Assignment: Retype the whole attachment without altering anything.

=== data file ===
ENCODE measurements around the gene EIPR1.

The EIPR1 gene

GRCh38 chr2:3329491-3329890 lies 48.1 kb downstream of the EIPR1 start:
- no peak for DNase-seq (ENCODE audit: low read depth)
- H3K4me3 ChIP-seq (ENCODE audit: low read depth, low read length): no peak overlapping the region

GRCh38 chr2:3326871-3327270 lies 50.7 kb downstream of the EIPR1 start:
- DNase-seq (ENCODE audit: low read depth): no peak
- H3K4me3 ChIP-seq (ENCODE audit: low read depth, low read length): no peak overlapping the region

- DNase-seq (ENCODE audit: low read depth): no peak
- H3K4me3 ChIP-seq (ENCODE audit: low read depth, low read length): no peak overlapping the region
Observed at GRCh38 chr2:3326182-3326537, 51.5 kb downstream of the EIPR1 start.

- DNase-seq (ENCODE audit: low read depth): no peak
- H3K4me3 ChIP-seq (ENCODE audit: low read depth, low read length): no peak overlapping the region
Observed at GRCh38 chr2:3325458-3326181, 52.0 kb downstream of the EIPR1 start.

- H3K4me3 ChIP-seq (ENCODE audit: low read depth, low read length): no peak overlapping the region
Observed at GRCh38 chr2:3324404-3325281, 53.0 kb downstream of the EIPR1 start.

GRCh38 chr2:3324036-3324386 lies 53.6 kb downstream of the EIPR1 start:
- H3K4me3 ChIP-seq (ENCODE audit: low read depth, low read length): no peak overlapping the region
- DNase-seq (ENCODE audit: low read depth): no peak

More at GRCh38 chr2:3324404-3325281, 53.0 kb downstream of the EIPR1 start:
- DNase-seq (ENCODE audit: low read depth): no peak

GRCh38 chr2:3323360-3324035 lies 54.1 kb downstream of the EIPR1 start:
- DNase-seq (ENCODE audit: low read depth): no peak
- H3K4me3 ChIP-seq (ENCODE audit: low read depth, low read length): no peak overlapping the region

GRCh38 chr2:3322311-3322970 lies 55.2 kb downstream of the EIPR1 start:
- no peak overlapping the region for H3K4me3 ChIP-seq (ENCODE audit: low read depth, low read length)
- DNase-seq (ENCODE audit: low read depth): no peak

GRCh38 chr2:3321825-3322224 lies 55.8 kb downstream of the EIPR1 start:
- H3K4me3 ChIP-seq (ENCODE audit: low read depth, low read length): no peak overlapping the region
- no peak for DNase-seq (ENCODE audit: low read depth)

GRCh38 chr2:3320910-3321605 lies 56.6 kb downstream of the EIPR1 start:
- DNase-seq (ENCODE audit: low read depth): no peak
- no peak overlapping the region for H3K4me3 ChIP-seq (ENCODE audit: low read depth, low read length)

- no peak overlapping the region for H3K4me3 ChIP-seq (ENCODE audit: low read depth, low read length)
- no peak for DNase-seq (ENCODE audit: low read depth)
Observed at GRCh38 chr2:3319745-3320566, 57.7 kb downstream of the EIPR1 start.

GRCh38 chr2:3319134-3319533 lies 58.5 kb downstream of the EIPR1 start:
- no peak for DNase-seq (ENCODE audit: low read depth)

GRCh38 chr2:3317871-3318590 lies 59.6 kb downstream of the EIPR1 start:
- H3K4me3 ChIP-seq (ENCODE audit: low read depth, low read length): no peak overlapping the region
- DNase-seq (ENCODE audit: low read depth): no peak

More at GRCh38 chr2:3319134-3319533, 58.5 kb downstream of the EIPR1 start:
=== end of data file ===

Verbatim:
ENCODE measurements around the gene EIPR1.

The EIPR1 gene

GRCh38 chr2:3329491-3329890 lies 48.1 kb downstream of the EIPR1 start:
- no peak for DNase-seq (ENCODE audit: low read depth)
- H3K4me3 ChIP-seq (ENCODE audit: low read depth, low read length): no peak overlapping the region

GRCh38 chr2:3326871-3327270 lies 50.7 kb downstream of the EIPR1 start:
- DNase-seq (ENCODE audit: low read depth): no peak
- H3K4me3 ChIP-seq (ENCODE audit: low read depth, low read length): no peak overlapping the region

- DNase-seq (ENCODE audit: low read depth): no peak
- H3K4me3 ChIP-seq (ENCODE audit: low read depth, low read length): no peak overlapping the region
Observed at GRCh38 chr2:3326182-3326537, 51.5 kb downstream of the EIPR1 start.

- DNase-seq (ENCODE audit: low read depth): no peak
- H3K4me3 ChIP-seq (ENCODE audit: low read depth, low read length): no peak overlapping the region
Observed at GRCh38 chr2:3325458-3326181, 52.0 kb downstream of the EIPR1 start.

- H3K4me3 ChIP-seq (ENCODE audit: low read depth, low read length): no peak overlapping the region
Observed at GRCh38 chr2:3324404-3325281, 53.0 kb downstream of the EIPR1 start.

GRCh38 chr2:3324036-3324386 lies 53.6 kb downstream of the EIPR1 start:
- H3K4me3 ChIP-seq (ENCODE audit: low read depth, low read length): no peak overlapping the region
- DNase-seq (ENCODE audit: low read depth): no peak

More at GRCh38 chr2:3324404-3325281, 53.0 kb downstream of the EIPR1 start:
- DNase-seq (ENCODE audit: low read depth): no peak

GRCh38 chr2:3323360-3324035 lies 54.1 kb downstream of the EIPR1 start:
- DNase-seq (ENCODE audit: low read depth): no peak
- H3K4me3 ChIP-seq (ENCODE audit: low read depth, low read length): no peak overlapping the region

GRCh38 chr2:3322311-3322970 lies 55.2 kb downstream of the EIPR1 start:
- no peak overlapping the region for H3K4me3 ChIP-seq (ENCODE audit: low read depth, low read length)
- DNase-seq (ENCODE audit: low read depth): no peak

GRCh38 chr2:3321825-3322224 lies 55.8 kb downstream of the EIPR1 start:
- H3K4me3 ChIP-seq (ENCODE audit: low read depth, low read length): no peak overlapping the region
- no peak for DNase-seq (ENCODE audit: low read depth)

GRCh38 chr2:3320910-3321605 lies 56.6 kb downstream of the EIPR1 start:
- DNase-seq (ENCODE audit: low read depth): no peak
- no peak overlapping the region for H3K4me3 ChIP-seq (ENCODE audit: low read depth, low read length)

- no peak overlapping the region for H3K4me3 ChIP-seq (ENCODE audit: low read depth, low read length)
- no peak for DNase-seq (ENCODE audit: low read depth)
Observed at GRCh38 chr2:3319745-3320566, 57.7 kb downstream of the EIPR1 start.

GRCh38 chr2:3319134-3319533 lies 58.5 kb downstream of the EIPR1 start:
- no peak for DNase-seq (ENCODE audit: low read depth)

GRCh38 chr2:3317871-3318590 lies 59.6 kb downstream of the EIPR1 start:
- H3K4me3 ChIP-seq (ENCODE audit: low read depth, low read length): no peak overlapping the region
- DNase-seq (ENCODE audit: low read depth): no peak

More at GRCh38 chr2:3319134-3319533, 58.5 kb downstream of the EIPR1 start: